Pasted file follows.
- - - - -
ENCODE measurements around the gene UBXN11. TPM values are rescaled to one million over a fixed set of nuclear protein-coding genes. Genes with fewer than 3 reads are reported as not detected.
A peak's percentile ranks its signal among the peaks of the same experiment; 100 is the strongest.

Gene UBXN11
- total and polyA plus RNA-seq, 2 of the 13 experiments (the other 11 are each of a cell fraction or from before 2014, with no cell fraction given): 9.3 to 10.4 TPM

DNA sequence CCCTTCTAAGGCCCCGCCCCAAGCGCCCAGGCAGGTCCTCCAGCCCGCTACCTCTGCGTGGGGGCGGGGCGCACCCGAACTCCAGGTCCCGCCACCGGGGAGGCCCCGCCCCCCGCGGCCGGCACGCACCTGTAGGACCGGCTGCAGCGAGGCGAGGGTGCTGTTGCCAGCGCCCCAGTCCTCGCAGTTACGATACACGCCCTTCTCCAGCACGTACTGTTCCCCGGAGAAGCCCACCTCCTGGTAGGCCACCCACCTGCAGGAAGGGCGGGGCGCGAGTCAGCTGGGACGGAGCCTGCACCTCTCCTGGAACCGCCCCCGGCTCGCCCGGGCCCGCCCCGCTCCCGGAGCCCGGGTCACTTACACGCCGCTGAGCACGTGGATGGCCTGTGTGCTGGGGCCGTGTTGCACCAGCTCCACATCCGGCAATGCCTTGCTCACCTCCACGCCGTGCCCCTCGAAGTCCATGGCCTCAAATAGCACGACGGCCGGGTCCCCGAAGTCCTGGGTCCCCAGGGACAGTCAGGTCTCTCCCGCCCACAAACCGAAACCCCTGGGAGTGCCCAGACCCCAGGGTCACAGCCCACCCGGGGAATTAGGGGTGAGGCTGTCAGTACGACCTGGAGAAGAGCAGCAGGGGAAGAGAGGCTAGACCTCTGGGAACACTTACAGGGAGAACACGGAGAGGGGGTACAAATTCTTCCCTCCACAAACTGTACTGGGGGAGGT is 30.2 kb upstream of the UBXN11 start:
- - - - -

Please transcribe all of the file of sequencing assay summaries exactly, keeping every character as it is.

ENCODE measurements around the gene UBXN11. TPM values are rescaled to one million over a fixed set of nuclear protein-coding genes. Genes with fewer than 3 reads are reported as not detected.
A peak's percentile ranks its signal among the peaks of the same experiment; 100 is the strongest.

Gene UBXN11
- total and polyA plus RNA-seq, 2 of the 13 experiments (the other 11 are each of a cell fraction or from before 2014, with no cell fraction given): 9.3 to 10.4 TPM

DNA sequence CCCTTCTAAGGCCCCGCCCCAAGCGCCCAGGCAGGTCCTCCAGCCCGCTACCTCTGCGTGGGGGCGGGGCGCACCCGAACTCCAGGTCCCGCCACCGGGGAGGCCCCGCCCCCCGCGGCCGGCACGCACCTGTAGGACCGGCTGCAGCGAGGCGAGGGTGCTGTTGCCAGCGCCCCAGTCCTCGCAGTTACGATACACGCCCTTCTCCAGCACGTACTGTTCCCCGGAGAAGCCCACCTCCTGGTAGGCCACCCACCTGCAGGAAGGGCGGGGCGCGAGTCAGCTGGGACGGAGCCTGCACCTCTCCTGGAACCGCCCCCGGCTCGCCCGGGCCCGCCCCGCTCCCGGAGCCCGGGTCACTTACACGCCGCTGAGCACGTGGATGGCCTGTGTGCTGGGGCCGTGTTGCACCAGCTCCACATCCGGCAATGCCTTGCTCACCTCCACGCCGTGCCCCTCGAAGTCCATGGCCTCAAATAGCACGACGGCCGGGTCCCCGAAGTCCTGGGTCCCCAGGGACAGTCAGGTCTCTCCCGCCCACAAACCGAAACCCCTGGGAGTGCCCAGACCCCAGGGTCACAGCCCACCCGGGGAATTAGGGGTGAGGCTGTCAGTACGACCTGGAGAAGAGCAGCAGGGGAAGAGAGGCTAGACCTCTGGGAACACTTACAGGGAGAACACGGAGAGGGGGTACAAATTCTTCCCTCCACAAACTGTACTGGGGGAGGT is 30.2 kb upstream of the UBXN11 start: